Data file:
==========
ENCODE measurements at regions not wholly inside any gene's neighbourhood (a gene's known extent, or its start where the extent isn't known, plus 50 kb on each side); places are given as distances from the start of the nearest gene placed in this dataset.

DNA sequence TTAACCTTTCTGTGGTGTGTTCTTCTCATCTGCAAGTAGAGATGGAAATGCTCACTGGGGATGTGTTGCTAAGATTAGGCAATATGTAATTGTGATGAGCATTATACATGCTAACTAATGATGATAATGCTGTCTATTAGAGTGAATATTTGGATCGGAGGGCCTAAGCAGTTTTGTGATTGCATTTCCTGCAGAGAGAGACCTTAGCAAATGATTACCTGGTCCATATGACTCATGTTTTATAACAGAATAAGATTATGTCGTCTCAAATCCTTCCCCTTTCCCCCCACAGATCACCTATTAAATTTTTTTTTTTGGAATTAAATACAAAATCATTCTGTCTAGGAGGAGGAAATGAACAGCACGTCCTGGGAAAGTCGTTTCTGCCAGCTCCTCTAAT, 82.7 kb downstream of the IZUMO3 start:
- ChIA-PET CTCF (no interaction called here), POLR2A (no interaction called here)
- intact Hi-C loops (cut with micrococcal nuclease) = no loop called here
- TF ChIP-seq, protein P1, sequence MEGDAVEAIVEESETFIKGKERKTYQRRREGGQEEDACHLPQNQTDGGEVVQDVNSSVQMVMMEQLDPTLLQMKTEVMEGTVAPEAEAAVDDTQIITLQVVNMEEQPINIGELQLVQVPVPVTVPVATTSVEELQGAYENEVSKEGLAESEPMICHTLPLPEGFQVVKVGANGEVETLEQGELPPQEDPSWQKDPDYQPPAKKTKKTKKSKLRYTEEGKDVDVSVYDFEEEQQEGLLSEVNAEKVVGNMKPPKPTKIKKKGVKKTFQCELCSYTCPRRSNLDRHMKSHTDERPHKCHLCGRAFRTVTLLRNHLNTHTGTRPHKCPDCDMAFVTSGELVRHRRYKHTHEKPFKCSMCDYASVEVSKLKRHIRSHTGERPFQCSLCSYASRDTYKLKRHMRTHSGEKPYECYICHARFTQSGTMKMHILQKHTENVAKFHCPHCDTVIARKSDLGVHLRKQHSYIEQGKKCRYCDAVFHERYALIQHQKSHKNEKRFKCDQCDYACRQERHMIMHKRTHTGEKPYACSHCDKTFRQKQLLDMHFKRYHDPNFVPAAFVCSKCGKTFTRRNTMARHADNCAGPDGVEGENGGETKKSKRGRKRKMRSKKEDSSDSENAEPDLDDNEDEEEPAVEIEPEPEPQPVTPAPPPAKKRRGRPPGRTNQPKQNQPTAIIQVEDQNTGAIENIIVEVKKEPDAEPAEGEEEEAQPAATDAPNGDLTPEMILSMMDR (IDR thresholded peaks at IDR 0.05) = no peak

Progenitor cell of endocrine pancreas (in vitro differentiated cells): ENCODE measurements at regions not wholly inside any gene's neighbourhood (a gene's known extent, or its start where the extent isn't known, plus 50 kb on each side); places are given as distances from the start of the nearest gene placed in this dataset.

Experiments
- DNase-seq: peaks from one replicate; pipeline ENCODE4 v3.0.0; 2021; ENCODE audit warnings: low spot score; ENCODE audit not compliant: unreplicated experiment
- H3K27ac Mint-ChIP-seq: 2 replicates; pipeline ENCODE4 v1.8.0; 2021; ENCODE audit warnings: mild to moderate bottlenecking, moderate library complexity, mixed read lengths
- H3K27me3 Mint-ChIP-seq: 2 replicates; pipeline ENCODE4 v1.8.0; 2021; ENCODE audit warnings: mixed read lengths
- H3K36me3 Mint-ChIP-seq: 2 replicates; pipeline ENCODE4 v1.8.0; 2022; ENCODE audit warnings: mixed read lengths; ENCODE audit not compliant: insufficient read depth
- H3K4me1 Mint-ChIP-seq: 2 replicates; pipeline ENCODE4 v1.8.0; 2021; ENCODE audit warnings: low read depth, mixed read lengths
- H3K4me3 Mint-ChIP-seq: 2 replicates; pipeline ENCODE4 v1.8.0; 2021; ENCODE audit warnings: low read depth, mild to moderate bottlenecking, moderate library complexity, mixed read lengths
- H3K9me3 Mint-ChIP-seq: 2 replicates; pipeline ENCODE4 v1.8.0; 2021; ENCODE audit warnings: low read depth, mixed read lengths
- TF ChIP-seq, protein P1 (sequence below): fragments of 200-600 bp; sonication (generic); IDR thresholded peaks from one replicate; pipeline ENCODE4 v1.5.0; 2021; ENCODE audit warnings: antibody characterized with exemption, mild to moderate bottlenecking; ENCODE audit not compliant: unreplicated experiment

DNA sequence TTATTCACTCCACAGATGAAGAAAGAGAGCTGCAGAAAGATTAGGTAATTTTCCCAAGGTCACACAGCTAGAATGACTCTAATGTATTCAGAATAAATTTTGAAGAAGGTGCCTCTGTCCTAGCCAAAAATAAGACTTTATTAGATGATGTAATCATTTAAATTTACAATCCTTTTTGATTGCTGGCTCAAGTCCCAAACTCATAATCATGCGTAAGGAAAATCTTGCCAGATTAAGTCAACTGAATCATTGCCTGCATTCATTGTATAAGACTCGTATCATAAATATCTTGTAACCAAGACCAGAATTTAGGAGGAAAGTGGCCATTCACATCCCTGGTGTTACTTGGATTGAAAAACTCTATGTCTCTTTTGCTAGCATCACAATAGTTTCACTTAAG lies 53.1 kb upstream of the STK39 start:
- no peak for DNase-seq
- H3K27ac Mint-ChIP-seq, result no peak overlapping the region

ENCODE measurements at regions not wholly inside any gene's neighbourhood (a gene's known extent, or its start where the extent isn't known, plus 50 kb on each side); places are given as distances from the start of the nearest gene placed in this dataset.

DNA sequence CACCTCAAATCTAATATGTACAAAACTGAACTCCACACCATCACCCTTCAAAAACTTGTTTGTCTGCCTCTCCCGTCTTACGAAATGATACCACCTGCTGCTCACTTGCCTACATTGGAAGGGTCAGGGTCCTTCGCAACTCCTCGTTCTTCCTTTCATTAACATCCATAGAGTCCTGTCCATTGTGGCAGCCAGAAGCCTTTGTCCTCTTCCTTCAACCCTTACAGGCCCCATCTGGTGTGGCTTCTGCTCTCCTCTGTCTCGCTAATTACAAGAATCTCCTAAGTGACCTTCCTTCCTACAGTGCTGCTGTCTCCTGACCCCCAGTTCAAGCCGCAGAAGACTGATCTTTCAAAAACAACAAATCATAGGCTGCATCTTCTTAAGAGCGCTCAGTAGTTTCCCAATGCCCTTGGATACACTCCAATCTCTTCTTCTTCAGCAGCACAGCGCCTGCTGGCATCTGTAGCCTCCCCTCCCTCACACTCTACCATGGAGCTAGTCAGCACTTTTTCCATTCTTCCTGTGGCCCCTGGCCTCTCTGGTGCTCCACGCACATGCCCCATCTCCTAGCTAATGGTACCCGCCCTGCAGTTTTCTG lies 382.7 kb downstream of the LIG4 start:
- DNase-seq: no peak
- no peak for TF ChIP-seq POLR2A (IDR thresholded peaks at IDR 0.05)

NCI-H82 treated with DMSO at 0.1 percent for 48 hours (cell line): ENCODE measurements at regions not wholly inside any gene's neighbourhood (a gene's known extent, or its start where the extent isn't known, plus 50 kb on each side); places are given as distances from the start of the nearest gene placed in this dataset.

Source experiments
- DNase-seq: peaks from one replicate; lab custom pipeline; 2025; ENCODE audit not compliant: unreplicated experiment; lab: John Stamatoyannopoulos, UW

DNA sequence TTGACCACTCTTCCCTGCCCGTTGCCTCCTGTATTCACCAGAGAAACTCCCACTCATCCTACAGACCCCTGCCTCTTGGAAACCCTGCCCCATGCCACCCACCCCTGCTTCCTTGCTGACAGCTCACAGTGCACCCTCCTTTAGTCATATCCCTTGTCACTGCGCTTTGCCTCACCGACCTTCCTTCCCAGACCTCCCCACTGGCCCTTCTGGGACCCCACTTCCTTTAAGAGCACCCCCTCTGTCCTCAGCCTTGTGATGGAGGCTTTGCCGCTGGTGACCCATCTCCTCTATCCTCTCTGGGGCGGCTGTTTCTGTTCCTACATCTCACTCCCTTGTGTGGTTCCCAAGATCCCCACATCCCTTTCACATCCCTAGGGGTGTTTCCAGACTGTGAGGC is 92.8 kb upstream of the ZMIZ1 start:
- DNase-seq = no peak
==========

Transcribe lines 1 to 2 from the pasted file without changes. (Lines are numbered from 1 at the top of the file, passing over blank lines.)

ENCODE measurements at regions not wholly inside any gene's neighbourhood (a gene's known extent, or its start where the extent isn't known, plus 50 kb on each side); places are given as distances from the start of the nearest gene placed in this dataset.

DNA sequence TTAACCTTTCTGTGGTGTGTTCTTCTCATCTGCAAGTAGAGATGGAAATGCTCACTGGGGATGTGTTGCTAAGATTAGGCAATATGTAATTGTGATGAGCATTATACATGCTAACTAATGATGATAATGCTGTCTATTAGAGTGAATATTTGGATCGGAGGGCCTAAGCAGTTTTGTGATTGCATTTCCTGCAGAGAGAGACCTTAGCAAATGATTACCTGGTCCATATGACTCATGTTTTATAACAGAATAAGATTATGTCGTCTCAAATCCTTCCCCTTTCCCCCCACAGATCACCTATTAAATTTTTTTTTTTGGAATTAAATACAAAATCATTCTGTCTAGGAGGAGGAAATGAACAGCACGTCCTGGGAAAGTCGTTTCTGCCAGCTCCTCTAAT, 82.7 kb downstream of the IZUMO3 start: